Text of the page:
Personalised Helping Hand With Fume Extractor

I’ve seen quite a few of these helping hands out there that use coolant pipes, but I felt like they wouldn’t quite serve my requirements. I really wanted something that would support larger items like a computer motherboard without it becoming unstable and falling over, so I decided to make my own. I made mine quite a while back and to this day I enjoy it so much that I decided to make one for my daddy too. You can see the first one I made in the last photo in this step.

Here is a video, if you prefer to watch:

Materials And Tools



  • Jigsaw
  • Drill
  • Sandpaper
  • Tap & Die set
  • Pipe Grips & Spanner no.13
  • Chisel set

Step 1: Base

Trace the template onto a piece of MDF and cut out with a jigsaw. Centre punch and drill the holes with a 10 mm drill bit. Use an M12 tap to thread the holes.

Step 2: Arms

With a knife remove the original coolant pipe threads and create new ones with an M12 die. Cut off the top bit of the arm and slide in an alligator clip. Next make a small hole and fasten the screw supplied with the clip.

Step 3: Fume Extractor

Take two coolant pipes and make a hole in the top. Thread the screw through the fan hole, followed by a nut, followed by coolant pipe and a nut once again. I had spare kitchen extractor filters lying around, so I cut them into squares and secured them in with a piece of wire as you can see in the photo.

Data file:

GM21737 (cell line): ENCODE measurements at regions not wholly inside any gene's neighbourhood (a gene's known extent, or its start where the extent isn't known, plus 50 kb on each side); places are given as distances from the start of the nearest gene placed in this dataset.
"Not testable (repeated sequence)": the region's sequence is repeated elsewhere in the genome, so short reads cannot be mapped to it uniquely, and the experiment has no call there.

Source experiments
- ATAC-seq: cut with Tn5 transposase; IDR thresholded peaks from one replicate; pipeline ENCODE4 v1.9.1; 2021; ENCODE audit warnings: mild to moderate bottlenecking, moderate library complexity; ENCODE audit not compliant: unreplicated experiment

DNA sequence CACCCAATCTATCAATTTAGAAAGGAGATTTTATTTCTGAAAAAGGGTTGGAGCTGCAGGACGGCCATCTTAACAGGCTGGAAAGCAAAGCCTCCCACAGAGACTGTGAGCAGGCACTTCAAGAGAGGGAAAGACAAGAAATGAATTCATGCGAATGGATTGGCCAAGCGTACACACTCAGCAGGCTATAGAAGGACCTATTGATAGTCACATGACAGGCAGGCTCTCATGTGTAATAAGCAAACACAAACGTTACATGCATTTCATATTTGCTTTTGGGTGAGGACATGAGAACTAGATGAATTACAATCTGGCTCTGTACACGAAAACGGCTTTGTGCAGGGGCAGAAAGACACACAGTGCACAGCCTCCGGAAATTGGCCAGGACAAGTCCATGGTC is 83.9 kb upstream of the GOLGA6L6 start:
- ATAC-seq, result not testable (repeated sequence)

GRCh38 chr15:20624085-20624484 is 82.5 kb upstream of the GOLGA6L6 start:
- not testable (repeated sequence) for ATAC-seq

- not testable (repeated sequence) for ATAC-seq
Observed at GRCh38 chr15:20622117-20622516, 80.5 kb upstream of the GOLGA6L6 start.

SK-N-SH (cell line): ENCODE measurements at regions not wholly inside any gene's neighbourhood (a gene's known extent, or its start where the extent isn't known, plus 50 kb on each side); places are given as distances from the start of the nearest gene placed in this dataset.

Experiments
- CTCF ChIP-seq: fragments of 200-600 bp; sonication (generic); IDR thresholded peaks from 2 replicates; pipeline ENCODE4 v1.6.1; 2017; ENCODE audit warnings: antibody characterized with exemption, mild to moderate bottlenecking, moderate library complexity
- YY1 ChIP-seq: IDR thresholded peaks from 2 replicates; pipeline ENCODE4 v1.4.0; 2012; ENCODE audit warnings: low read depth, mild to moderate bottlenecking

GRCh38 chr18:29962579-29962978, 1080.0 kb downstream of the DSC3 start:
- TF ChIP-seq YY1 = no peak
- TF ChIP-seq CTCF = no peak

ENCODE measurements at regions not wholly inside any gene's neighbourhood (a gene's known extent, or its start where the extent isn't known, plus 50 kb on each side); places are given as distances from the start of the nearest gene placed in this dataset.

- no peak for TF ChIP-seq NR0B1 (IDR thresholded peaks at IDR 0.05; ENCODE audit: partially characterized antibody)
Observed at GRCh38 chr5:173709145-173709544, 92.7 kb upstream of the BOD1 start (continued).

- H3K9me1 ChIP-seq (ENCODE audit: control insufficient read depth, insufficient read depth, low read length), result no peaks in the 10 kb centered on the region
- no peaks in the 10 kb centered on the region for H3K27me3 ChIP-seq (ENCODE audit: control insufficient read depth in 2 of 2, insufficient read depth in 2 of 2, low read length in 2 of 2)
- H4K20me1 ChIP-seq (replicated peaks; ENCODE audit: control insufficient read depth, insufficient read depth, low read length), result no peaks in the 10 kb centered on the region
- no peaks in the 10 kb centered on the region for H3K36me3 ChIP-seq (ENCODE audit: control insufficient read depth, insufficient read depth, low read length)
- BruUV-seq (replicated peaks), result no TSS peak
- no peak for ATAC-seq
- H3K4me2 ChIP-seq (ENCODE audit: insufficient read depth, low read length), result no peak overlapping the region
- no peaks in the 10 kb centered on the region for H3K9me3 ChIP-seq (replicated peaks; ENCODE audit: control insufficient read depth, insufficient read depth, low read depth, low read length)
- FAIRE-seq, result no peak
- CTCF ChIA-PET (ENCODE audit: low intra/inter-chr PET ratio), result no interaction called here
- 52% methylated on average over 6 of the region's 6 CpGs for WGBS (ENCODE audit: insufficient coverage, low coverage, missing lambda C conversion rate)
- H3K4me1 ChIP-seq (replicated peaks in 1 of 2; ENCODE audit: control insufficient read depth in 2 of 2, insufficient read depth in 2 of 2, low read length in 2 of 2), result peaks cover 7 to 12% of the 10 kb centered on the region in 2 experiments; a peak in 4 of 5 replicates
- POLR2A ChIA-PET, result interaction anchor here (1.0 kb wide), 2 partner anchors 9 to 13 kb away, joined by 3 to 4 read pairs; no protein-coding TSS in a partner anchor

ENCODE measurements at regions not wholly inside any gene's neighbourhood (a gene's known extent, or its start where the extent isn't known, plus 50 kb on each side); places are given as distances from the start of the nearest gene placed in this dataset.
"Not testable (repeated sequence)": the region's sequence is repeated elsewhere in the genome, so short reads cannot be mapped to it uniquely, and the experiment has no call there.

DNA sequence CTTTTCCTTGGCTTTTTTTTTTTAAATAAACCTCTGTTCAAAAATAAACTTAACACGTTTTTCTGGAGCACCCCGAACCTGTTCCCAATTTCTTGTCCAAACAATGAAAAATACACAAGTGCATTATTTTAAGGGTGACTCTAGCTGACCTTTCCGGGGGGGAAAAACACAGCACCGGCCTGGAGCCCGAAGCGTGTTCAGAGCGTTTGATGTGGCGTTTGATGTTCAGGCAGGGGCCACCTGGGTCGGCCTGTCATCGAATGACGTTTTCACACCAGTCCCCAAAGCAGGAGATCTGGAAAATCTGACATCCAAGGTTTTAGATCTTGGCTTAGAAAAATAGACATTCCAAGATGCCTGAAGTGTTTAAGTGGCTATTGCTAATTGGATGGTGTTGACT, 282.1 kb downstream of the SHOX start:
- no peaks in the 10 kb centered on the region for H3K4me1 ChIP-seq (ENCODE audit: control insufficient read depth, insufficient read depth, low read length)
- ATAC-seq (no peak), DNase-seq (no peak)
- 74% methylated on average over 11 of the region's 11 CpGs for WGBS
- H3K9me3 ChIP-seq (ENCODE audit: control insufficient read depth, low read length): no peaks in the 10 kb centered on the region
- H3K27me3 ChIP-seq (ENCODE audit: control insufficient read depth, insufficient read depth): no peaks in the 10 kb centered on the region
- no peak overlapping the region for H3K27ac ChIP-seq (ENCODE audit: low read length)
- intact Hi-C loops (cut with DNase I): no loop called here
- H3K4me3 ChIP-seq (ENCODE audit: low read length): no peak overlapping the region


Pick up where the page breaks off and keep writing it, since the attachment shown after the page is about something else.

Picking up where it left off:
Step 4: Tray and DC Jack

Trace the tray onto the base and chisel out a slot. Carve in a channel for the DC jack and fan wires. Drill a hole through the base for the fan wires.

Step 5: Burning

Print out your desired picture, place it on a tracing paper and trace onto the base. Using a soldering iron with a fine tip outline the picture. Change the tip to a bevel one and colour in (lower temperature = lighter shade). I decided to finish the base with coconut oil (not sure if that was the best thing for it, but it smells lovely :D).

Step 6: Assembly

Screw the wires into the DC jack, slot the jack into the channel and pull the wires through the hole. Place the fan legs into the base holes and tighten up with a spanner. If needed, join the DC wires with fan wires. Attach the felt pads and slot in the tray.

The coolant pipes are quite sturdy, but if they become loose you could place a piece of thick wire through each pipe, that should toughen them up.